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Making the Transition From Medical School to the Laboratory

Mark Jeong, MD
2001-02 Sarnoff Fellow

I decided to take the year after my third year of clinical rotations to find out what research medicine was about. It was an illuminating experience on many levels. The ostensibly unclinical basic science syllabus of first year resurfaced and was finally relevant. I enjoyed learning the connections between problems of clinical medicine and the application of basic science to answer them. Seeing this connection also made my last three years of medical education more cohesive. But most importantly, I came away with two simple realizations that will have a lasting impact on my medical future. First, research medicine is a proactive process of learning by asking questions not yet answered. And I plan to be involved in this learning enterprise. Second, research medicine is available and accessible to many of us who are invested enough to try it. This isn't to say that everyday in the lab was an enlightening day. Few days were memorably forgettable. But at the brink of madness and frustration, experiments worked. And one successful experiment was enough to keep me struggling forward for more. Of course, hard work and long hours were necessary. I also got help along the way. And I am grateful for some well-timed good luck. Perhaps the beauty of research medicine is the combination of all these things; the opportunity for proactive independent study, a chance to share with people what you've learned, a team working towards a common goal, and the satisfaction of seeing a project come together. I hope each future fellow benefits from his or her year of research as I have. In this short article, I hope to provide some insights I gained from my year of research.

Finding a lab

I had three absolute criteria. First was location. I wanted to be in a part of the country where I hadn't spent much time. I also looked for a location where I had some friends. Since this was a year away from the busy wards and clinics, I wanted options for fun on my free time. Next was the project. I had a broad interest in heart failure research, but beyond that I was open. I hoped my project would have a clinical foundation, and the questions would interest me. I also looked for a project where I would be exposed to concepts and techniques that I could build on. And lastly, I relied on my gut reaction to the lab and the people in it. A supportive and instructive PI is important, but keep in mind that you'll spend the majority of your time with the people working in the lab, especially the post-doc.

Before heading to the lab

I did my sub-internship before I started my Sarnoff year but arguments can be made for both sides. I know a few who even took the step 2 of the USMLE. I didn't and I regret that. Because in a span of a year, you can forget a lot of stuff. Many schools offer both a fellowship year and a leave of absence. At my school a fellowship year gave me privileges such as maintaining health insurance, keeping email active, and access to library services. A leave of absence did not entitle me to these benefits. Logically, I stored most of my stuff and only traveled with the bare essentials. Triple A is a must if you drive.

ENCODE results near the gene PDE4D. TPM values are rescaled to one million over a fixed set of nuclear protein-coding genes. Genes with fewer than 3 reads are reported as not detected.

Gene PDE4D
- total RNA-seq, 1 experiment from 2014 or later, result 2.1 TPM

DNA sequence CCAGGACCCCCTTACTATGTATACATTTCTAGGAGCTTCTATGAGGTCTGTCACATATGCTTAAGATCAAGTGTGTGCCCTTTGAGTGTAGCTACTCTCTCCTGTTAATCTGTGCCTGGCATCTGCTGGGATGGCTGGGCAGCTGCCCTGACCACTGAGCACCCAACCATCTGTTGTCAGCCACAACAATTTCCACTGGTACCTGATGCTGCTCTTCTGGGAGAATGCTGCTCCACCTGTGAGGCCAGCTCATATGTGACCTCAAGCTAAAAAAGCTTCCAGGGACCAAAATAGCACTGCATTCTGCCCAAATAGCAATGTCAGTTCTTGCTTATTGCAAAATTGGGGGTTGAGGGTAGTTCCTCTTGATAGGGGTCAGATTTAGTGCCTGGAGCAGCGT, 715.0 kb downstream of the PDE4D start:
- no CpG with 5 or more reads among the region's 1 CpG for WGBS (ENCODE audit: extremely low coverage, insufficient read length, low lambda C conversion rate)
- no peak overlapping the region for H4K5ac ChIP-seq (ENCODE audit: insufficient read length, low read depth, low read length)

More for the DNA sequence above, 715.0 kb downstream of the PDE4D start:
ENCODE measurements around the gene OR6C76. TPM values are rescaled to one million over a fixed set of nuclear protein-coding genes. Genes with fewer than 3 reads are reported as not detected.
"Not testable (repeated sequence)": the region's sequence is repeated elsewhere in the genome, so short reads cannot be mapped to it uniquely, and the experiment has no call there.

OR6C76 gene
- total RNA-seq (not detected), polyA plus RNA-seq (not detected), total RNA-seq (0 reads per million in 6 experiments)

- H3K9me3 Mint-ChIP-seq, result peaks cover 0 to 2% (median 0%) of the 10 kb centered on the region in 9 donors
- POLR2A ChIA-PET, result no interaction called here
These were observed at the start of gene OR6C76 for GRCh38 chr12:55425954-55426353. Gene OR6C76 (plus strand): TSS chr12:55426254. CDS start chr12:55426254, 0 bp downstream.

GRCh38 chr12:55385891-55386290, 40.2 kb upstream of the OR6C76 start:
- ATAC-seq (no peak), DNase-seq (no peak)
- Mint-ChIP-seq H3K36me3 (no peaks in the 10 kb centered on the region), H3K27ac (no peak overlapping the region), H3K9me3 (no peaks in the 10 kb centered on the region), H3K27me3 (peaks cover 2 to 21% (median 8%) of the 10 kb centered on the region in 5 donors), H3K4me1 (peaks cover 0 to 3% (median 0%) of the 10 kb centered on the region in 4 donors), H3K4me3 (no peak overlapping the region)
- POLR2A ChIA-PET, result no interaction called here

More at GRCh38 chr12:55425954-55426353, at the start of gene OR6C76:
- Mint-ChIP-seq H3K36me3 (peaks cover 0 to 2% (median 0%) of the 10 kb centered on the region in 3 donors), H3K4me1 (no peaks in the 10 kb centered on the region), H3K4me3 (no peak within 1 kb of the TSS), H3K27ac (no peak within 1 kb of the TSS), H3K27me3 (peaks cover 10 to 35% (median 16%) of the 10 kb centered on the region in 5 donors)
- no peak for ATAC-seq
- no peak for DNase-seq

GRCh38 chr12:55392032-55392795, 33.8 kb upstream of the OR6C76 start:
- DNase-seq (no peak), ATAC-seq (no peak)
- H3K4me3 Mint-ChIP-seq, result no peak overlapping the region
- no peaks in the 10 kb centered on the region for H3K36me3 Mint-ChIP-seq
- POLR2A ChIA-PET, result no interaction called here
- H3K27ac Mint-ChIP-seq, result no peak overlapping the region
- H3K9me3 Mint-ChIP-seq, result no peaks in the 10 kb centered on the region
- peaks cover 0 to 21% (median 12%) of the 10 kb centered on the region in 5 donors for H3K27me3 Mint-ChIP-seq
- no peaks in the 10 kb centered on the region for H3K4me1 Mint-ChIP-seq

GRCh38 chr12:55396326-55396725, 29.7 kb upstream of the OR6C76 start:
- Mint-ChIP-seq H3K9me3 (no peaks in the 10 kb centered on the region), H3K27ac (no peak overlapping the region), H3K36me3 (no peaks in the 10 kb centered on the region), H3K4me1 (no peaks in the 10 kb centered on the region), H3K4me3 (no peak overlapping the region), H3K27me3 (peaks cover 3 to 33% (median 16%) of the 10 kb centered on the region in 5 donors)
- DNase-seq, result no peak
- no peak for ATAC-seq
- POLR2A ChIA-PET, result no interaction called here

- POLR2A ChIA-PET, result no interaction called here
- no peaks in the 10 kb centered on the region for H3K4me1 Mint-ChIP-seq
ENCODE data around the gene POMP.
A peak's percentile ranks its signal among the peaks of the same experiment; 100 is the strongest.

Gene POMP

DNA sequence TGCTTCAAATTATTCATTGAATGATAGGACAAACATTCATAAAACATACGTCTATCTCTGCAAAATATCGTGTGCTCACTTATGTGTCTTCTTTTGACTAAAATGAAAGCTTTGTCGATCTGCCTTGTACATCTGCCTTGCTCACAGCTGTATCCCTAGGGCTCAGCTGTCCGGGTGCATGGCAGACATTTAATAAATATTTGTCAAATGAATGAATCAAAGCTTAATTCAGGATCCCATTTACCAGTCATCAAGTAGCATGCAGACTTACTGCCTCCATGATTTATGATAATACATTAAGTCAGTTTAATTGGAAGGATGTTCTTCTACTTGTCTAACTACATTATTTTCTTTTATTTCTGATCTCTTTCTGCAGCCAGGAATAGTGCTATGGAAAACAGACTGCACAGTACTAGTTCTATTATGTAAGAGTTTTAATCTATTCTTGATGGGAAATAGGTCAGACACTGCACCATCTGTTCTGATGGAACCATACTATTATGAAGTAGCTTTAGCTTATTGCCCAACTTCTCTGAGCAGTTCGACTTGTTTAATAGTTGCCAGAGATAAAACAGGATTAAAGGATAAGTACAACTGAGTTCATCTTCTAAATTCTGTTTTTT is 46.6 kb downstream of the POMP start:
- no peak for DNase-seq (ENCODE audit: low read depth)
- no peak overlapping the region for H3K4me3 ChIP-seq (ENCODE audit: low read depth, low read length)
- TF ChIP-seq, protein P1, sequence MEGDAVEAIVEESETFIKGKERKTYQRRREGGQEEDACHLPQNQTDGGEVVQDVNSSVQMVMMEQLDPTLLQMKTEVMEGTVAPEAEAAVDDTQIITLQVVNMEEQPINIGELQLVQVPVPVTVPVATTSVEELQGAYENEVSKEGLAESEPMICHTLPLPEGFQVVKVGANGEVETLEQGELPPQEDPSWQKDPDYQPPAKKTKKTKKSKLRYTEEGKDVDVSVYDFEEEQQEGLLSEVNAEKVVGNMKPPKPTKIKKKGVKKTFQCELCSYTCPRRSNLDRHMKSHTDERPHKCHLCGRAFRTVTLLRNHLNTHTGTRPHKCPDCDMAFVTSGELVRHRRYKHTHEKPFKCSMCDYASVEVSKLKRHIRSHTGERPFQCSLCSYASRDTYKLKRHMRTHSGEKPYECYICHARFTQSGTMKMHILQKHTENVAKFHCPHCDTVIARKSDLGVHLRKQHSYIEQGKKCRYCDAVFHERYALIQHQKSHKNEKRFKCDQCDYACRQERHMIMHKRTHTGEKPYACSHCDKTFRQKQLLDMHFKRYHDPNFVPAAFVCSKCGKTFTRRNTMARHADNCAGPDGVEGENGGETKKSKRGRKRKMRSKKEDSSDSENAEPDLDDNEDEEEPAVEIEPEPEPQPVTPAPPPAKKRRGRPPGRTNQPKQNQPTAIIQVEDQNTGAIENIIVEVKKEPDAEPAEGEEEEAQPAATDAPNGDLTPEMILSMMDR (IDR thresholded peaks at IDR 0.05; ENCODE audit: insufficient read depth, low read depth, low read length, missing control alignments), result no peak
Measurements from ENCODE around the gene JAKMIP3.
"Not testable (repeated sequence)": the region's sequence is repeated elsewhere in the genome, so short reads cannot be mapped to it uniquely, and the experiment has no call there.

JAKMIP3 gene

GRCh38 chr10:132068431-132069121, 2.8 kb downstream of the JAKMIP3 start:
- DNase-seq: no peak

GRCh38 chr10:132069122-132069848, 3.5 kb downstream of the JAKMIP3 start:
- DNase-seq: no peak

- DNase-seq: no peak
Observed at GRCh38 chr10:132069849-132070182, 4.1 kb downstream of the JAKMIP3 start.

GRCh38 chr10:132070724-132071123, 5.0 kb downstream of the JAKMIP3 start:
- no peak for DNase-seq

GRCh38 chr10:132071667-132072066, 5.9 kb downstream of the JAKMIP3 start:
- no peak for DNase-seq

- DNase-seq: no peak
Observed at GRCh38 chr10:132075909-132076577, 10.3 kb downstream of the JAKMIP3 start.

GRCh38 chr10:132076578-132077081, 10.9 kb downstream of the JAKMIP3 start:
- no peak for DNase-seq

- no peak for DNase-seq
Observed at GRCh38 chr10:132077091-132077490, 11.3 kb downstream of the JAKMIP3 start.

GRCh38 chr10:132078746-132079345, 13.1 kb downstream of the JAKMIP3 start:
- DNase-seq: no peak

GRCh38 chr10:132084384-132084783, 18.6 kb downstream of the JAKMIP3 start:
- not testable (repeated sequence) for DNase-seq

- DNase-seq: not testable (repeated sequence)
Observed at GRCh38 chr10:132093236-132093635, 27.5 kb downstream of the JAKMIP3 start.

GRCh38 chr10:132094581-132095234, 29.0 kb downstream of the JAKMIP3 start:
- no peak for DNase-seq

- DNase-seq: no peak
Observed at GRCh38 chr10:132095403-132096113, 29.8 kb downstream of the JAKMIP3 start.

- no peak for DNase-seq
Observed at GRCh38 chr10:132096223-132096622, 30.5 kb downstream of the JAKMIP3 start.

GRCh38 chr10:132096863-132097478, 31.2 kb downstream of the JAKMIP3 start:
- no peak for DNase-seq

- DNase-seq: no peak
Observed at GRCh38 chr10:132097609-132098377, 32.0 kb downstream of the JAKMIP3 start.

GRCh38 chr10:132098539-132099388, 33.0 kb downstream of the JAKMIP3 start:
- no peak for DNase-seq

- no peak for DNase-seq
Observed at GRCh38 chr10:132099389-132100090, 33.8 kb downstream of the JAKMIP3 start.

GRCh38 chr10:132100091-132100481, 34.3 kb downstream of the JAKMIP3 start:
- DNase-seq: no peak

Difficult lab personalities

A fish parasitologist friend, when asked about how to deal with difficult personalities in a lab, wrote back "science is easy, people are hard." This is an issue we've all faced in our medical school. At best it's rare, but conflicts between two people do happen. And sometimes it can be ugly. But differences can be worked out, and even positive and productive relationships can develop from it. The trick is recognizing when others need to be involved. An honest discussion with those involved may be all that is needed, but when necessary there is never any harm in requesting input and asking questions from other fellows, your Sarnoff advisor or the PI. It's also important to be cognizant of ourselves in the lab. As a visiting member to the lab, respect and courtesy for those who work in the lab and the systems that work for them go a long way. When to ask for help.

My motive operandi is this — ask questions. And occasionally, to my post-doc's chagrin, I asked questions frequently and repeatedly. Part of the learning process in the lab should be about exchanging ideas. It's a great opportunity to be able to talk science with someone who is very good at it. Because there will certainly come a time when you just have to do, like my first RNA hybridization. It's a two-day procedure with some difficult steps, and one step requires extracting a protein pellet that is nearly invisible. When I was stalling with more questions, my post-doc said, "have faith, just go do it." It didn't work, but it worked eventually with more practice. It's like the wards. The first few weeks as a new third year clerk is fraught with anxiety and uncertainty. But by the end of the clerkship, we could do and talk with some grace. The same applies to the lab. It's a wonderful educational opportunity, and you should take advantage of it. And involving those in the lab by engaging them in questions and dialogue is a great way to learn.

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